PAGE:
EPISKYROS: 900 BC

 
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The Story of the Spartan Game of Episkyros

While the earliest known origins of soccer can be traced back to the early dynasties of Japan, soccer is a game that made its way through countless cultures, before ultimately becoming a global phenomenon. Despite the fact that some view modern day soccer as less of a physical game than other corporate sports such as American football, hockey, and basketball; one of the oldest known forms of soccer (as recognized by FIFA), comes straight from the spartan warriors of Greece.

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Much like the Japanese game of cuju, the spartans of Greece had their own iteration of modern day football, albeit a much more physical one. The greek game was known simply as Episkyros. While the game of cuju resembled contemporary soccer simply in the use of feet, the spartans were much more influential in developing the collaborative team aspects of soccer that still play an integral part of the beautiful game.

The Lasting Impact of Episkyros:

The game of Episkyros was originally developed in Ancient Greece during the Greek Dark Ages, prior to 9th century BC. Due in large part to the heavy militarization of Greece, during this time period, it should come as no surprise that the game was founded on team organization and defensive formation. In its earliest form, the game featured two, twelve or fourteen player, teams handling one ball with either their hands or their feet. The goal of the game was simple: get the ball past a white goal line (known as the skuros) that the opposing team is working to defend.

While Episkyros differs from cuju, in the way that players can utilize their hands, the game was much closer to modern day soccer in terms of strategy, defensive communication, and means of scoring. Episkyros had a monumental impact on Greek society, none more so than in the famed city of Sparta.

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Episkyros represented a fun competition that served as a great distraction for everyone in Sparta, especially spartan warriors. Every year, an annual tournament was played at a Sparta city festival. The festival tournament usually featured five teams, and countless community members would sit and cheer on their respective teams. The Sparta city festival tournament, represented one of the earliest known organized football competitions, albeit in an incredibly raw form. Years later, the game of Episkyros spread across national borders, as the Romans took their own spin on the game, calling their new iteration Harpastum.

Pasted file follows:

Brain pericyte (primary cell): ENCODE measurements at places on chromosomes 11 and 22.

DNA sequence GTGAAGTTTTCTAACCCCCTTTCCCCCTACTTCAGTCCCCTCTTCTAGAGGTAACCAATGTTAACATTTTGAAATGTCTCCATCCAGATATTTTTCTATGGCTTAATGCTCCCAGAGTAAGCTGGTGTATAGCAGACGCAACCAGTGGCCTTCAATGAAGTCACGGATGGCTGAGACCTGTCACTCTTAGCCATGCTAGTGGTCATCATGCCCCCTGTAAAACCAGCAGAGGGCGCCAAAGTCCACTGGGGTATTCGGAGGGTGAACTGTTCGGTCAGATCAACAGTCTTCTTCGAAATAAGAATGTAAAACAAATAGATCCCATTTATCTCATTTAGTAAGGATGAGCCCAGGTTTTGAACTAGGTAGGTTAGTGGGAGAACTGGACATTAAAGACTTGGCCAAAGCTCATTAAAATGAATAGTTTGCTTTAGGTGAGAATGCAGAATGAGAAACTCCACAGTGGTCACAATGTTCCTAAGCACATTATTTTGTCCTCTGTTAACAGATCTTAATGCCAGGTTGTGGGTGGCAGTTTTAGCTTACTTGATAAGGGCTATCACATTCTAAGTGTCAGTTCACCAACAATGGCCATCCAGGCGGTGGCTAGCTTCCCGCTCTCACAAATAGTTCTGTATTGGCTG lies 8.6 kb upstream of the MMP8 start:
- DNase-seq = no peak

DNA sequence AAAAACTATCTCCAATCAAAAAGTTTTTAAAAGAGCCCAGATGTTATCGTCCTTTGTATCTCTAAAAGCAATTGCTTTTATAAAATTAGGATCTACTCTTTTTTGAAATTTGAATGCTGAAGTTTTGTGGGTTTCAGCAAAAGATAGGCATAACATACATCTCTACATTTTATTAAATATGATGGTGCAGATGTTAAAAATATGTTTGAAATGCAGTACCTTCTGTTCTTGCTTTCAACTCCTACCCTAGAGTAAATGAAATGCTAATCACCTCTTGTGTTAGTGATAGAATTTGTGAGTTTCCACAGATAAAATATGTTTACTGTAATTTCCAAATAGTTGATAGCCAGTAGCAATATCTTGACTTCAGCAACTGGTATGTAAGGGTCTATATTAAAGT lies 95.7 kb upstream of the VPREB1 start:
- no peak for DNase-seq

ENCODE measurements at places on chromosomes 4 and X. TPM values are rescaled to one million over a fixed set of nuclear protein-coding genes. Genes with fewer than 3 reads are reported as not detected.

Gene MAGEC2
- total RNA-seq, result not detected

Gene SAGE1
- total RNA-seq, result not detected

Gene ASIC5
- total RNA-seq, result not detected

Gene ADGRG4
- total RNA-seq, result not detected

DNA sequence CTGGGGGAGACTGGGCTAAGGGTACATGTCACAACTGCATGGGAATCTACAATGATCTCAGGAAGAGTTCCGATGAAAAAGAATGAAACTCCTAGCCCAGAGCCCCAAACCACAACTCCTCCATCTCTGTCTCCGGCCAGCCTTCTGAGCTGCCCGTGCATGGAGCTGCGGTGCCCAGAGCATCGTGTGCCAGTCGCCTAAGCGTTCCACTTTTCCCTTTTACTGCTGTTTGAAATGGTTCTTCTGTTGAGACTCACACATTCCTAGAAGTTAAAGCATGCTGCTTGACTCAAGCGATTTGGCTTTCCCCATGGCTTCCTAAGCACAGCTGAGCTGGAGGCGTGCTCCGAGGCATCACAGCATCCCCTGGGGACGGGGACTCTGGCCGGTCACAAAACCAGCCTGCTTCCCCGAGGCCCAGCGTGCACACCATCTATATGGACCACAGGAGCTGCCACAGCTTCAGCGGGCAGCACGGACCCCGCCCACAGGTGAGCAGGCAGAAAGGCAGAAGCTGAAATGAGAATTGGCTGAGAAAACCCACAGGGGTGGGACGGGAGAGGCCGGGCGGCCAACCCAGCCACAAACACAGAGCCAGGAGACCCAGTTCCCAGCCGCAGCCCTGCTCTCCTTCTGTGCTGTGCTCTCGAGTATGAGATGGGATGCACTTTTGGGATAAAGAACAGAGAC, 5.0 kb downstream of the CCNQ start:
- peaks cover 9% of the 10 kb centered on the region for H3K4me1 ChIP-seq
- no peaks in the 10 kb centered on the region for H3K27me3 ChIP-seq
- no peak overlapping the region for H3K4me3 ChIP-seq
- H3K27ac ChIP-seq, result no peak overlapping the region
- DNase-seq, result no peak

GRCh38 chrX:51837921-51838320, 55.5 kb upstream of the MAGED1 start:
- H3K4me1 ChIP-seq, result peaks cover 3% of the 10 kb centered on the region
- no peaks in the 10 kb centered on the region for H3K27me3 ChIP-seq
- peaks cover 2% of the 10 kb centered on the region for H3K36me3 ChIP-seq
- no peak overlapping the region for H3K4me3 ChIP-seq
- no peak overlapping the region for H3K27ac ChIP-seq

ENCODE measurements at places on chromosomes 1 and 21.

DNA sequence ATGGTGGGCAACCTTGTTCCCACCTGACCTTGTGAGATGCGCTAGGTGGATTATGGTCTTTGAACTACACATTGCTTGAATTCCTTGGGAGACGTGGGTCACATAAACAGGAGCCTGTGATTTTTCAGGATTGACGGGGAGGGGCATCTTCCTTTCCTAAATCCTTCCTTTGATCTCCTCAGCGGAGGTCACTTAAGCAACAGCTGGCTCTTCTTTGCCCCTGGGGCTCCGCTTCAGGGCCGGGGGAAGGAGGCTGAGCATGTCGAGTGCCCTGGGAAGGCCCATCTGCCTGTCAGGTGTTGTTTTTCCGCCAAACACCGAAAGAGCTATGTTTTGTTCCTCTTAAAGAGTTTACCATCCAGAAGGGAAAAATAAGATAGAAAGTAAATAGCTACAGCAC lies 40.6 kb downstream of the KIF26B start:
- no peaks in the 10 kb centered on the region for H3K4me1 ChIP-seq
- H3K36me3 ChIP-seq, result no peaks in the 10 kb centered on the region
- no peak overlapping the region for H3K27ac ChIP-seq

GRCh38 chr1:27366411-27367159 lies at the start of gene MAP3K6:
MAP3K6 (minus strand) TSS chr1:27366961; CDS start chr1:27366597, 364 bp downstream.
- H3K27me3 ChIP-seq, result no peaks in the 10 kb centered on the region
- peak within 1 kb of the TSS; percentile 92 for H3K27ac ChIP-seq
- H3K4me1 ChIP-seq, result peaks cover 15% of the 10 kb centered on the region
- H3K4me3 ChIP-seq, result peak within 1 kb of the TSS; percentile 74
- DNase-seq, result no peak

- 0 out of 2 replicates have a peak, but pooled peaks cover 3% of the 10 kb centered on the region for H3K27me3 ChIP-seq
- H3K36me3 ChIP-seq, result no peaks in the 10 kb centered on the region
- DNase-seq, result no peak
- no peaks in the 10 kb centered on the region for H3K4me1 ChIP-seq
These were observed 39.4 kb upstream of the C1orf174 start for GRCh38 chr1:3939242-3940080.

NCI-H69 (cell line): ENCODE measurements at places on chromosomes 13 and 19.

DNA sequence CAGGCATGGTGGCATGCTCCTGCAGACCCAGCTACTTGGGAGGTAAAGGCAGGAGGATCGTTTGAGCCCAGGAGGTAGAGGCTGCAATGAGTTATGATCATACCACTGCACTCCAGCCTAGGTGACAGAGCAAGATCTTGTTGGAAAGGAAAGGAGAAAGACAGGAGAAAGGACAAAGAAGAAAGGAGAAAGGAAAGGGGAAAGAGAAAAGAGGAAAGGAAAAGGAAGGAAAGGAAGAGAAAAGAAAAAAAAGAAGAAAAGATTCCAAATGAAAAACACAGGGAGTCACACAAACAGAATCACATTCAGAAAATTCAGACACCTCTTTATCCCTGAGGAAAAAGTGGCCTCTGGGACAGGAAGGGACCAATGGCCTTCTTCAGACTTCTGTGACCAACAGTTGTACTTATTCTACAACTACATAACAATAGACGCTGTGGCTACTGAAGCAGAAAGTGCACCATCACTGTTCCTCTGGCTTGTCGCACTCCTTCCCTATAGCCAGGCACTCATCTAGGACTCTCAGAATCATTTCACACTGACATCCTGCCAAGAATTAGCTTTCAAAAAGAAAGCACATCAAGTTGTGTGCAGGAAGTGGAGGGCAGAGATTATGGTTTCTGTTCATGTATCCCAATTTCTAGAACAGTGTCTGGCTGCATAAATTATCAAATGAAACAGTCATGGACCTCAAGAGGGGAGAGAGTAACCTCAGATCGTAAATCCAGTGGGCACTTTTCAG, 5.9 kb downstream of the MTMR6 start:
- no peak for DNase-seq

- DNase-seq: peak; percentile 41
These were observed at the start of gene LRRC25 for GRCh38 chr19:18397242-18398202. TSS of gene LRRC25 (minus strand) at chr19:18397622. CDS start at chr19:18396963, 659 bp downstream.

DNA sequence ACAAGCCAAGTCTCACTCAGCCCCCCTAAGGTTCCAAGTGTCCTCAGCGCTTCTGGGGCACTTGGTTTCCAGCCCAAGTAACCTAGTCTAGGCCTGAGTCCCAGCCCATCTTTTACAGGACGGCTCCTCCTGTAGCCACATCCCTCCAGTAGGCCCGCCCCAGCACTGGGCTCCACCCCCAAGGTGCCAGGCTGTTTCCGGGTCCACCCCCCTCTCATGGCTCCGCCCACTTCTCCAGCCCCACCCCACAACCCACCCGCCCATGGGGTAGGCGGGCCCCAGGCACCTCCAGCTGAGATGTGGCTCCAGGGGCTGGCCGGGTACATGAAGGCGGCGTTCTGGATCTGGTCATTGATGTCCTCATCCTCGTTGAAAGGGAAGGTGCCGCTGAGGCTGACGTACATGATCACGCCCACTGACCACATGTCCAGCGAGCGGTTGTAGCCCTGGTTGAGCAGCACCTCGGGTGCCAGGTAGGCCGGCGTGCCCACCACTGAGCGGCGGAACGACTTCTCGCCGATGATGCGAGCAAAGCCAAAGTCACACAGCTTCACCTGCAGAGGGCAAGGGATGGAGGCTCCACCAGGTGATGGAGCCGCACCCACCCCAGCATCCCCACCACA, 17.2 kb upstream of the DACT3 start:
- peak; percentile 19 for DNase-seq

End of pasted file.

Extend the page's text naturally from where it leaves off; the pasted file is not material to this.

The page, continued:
Modern Day Football in Greece:

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To truly understand the impact of Episkyros on the world of soccer, one can simply look at the recent success of Greek football. With a prominent Super League, featuring highly respected European clubs, from Olympiacos F.C. to AEK Athens F.C., the game of football continues to play a prominent role in Greek culture. On the international level, Greece is growing into a consistent threat. After failing to qualify for a World Cup tournament from 1954 to 1990, Greece has turned into a consistent contender for World Cup qualification; qualifying for 3 of the last 7 World Cup tournaments. Greece’s most recent international success came in 2014, when they made it to the Round of 16 in Brazil’s World Cup. The Greeks ultimately fell to Keylor Navas’ Costa Rican squad, in penalties, but the performance represented the start of a new era in Greek football. With only ten million citizens, Greece continues to fight an uphill battle against more-populated European powers, for respect in the beautiful game. Still, I wouldn’t be surprised to see Greek football continue to surge into global relevance… After all, this is sparta….

Here is a link to a really cool piece that shows Greek athletes playing Episkyros. The piece is now located in the National Archaeological Museum in Athens: https://en.wikipedia.org/wiki/Episkyros#/media/File:Ancient_Greek_Football_Player.jpg

Sources:

https://thesefootballtimes.co/2017/09/01/the-origins-of-football-a-game-born-of-savagery/

https://books.google.com/books?id=KKlSSRq-P2QC&pg=PA101&dq=Episkyros#v=onepage&q=Episkyros&f=false (Sports and Games of the Ancients: Author Steve Craig)